Oatmeal Sourdough Bread
(Source: Carl's Friends)
Makes two loaves

1 cup quick oats
1/2 cup whole wheat flour (I used graham flour)
1/2 cup brown sugar (I might try swapping this out for Grade B maple syrup next time)
1 tablespoon salt (sounds like a lot, but it isn't)
2 tablespoons butter
2 1/2 cups boiling water
1 cup sourdough starter
5 cups white bread flour (I used AP this time)

Combine in a large bowl the oats, whole wheat flour, brown sugar, salt, and butter. Pour boiling water over mixture. Stir to combine. When batter is cooled to lukewarm, add the starter and stir in the flour. When the dough is stiff enough to handle, turn onto floured board and knead for 5 to 10 minutes (I did this for five minutes in my stand mixer). Place in a greased bowl, cover and let rise until doubled (4-8 hours). Punch down and separate into 2 equal balls. Shape into loaves and place in greased 9 X 5 X 3 inch pans. Let rise until doubled again (2-4 hours). Bake for 30 to 40 minutes at 350 F. Cool on rack, brushing loaves with butter for a soft crust.

Notes: This recipe makes beautiful soft dough that bakes into great pan bread or it can be made into very tasty dinner rolls. Take the words "punch down" with a grain of salt. Be gentle with this dough. The more air you work out of the dough when forming the loaves, the longer it will take to recover volume in the second rise.

Be sure to allow enough time for the batter to cool to lukewarm before adding the sourdough starter. It took two hours or more when tested. Taste testers disagreed on the amount of salt, some preferred a little less; others liked the taste with the full tablespoon.

Ovens vary. Baking can take up to 50 minutes. You may also want to remove the bread from the pans for the last ten minutes of baking to brown the bottom half of the loaves. (I didn't, and they browned just fine.)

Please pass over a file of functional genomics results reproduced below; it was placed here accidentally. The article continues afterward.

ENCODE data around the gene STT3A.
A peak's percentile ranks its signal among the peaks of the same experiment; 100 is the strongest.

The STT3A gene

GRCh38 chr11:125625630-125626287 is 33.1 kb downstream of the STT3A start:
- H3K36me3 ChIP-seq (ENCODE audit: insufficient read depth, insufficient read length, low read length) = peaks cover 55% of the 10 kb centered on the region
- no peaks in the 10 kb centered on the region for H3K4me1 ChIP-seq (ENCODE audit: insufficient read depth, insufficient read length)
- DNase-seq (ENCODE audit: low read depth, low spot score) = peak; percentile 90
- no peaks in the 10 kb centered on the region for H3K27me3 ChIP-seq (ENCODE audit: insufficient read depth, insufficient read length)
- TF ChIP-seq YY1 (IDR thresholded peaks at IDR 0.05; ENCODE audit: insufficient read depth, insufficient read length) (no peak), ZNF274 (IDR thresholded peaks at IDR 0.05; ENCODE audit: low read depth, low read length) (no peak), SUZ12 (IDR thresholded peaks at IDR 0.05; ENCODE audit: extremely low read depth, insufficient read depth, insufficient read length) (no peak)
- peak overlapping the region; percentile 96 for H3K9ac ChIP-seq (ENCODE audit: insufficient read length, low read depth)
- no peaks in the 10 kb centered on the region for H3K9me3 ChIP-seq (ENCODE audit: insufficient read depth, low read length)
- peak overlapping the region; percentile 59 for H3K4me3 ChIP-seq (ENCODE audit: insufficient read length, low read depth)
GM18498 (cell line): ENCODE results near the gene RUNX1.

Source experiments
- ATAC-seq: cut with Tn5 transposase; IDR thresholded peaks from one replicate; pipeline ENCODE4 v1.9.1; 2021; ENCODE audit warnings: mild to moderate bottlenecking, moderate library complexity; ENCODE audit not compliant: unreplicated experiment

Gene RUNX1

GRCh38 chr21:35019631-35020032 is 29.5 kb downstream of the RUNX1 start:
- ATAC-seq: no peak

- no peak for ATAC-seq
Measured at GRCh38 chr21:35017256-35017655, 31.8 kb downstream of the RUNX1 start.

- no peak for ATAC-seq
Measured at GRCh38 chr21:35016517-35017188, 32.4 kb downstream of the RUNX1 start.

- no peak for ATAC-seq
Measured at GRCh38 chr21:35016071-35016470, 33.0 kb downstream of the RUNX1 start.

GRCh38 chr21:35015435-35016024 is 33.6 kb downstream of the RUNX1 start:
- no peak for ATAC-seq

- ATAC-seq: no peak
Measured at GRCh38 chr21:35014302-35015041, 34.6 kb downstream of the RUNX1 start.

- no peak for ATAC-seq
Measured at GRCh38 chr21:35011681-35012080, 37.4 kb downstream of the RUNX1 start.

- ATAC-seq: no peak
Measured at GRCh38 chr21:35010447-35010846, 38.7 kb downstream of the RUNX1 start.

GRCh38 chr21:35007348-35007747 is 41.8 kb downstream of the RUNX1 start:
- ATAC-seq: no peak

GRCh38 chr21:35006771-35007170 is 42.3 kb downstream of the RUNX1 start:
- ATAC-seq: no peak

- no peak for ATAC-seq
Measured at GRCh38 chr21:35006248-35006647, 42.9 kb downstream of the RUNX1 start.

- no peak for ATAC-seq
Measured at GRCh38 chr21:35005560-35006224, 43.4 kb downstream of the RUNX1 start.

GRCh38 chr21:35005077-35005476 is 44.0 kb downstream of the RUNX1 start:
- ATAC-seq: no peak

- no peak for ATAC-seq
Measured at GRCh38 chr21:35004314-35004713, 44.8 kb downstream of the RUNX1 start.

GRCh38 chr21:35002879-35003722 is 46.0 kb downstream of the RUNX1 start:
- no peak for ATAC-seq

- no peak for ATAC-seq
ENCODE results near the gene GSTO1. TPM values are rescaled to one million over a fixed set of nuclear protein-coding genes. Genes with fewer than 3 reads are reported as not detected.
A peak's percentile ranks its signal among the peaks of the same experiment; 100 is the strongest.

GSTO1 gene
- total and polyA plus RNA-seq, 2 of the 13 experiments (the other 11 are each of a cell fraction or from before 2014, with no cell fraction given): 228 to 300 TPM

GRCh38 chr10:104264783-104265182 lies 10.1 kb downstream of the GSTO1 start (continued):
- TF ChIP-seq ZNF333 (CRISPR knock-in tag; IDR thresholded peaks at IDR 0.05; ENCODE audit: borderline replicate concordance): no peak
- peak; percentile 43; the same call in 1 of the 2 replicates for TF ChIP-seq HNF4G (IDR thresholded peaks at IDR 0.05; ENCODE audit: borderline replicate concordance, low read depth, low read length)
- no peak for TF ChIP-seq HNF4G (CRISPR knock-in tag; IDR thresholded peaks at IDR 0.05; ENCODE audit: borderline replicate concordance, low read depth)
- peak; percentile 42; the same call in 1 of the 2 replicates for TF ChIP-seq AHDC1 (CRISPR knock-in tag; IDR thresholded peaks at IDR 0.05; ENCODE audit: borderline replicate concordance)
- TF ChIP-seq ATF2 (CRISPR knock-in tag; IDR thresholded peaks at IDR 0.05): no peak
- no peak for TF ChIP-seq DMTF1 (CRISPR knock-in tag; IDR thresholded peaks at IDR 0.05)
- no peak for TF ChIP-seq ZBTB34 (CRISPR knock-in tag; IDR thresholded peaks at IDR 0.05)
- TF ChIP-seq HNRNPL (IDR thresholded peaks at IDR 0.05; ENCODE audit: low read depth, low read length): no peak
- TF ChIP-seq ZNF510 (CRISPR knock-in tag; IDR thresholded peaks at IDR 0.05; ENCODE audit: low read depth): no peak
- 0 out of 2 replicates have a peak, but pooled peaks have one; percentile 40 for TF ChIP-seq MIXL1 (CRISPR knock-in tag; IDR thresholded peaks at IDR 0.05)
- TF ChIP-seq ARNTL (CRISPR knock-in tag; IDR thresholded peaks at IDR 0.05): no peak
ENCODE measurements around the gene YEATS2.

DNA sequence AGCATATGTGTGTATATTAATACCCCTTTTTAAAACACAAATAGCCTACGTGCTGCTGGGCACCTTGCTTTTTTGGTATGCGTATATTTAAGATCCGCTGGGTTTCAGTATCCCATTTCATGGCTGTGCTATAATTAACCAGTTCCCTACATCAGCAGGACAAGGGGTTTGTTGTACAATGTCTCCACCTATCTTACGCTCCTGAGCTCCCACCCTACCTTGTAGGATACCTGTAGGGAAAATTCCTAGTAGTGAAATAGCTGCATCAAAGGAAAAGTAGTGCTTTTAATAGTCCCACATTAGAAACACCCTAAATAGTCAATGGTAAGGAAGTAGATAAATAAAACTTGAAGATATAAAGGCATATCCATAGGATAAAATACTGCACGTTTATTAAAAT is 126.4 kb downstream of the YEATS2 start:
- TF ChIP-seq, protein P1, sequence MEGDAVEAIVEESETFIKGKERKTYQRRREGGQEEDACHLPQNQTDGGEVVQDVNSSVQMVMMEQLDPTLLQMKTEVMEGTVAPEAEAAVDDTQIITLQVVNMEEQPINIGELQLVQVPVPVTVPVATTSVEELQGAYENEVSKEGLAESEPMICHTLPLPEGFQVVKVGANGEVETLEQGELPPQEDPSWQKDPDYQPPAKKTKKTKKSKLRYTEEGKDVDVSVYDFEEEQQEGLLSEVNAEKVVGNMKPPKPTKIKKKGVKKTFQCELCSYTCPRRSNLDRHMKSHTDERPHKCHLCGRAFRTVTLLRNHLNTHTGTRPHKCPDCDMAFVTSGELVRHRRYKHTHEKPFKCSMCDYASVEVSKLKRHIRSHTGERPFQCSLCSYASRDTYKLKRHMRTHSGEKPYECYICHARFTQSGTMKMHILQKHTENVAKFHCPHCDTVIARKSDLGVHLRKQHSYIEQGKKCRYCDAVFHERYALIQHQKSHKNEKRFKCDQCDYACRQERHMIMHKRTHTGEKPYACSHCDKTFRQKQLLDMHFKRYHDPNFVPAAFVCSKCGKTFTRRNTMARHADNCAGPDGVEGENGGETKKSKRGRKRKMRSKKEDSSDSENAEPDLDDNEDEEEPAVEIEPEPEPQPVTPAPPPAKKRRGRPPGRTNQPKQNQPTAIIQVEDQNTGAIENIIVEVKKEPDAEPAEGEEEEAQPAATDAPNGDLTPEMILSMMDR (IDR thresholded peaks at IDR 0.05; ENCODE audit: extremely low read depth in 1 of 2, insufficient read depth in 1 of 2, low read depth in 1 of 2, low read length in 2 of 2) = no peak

Treat yourself to real butter in the dough. This bread is worth it. Also butter the pans, you will be rewarded with an amazing butterscotch smell when the butter toasts the brown sugar sweetened dough while baking.


Anonymous said...

Surely you speak the truth. As I emailed earlier this week, the dry starter you sent me months (or was it years?) ago woke up beautifully just last week and produced the best wild yeast sourdough loaves I've ever made. Just thought I'd chime in and let your readers know that you're the real deal and not making this stuff up off the top of your head.

Joy Bugaloo said...

JOHNNY! It's crazy how we always have this culinary kismet, even across the many miles. I was tickled when you wrote and told me that you had been working with my old starter...just as I was trying to revive mine! Weird, huh?

Love you, miss you, mean it! --Gina

Randi said...

I tried Carl's starter twice and it didnt work for me. Nada, nothing, zip, zilch. Care to share some of yours? I do have a MI address you can send it to.

Joy Bugaloo said...

My dearest Randi! OF COURSE I will send you some starter! Just e-mail me the address. I sure hope mine (from King Arthur stock) works out better for you than Carl's did. :-(


Randi said...

I'll email you my address. Btw, have you seen the newest bread craze? Artisan bread in 5 minutes a day? I'd have to say, its dead easy and tastes pretty darn good. I'm going to blog about it later.

Unknown said...

I miss you! I wish I could make bread!! I also took down the tips on inexpensive flea and tick prevention! I'm going to become my dogs' own vet!!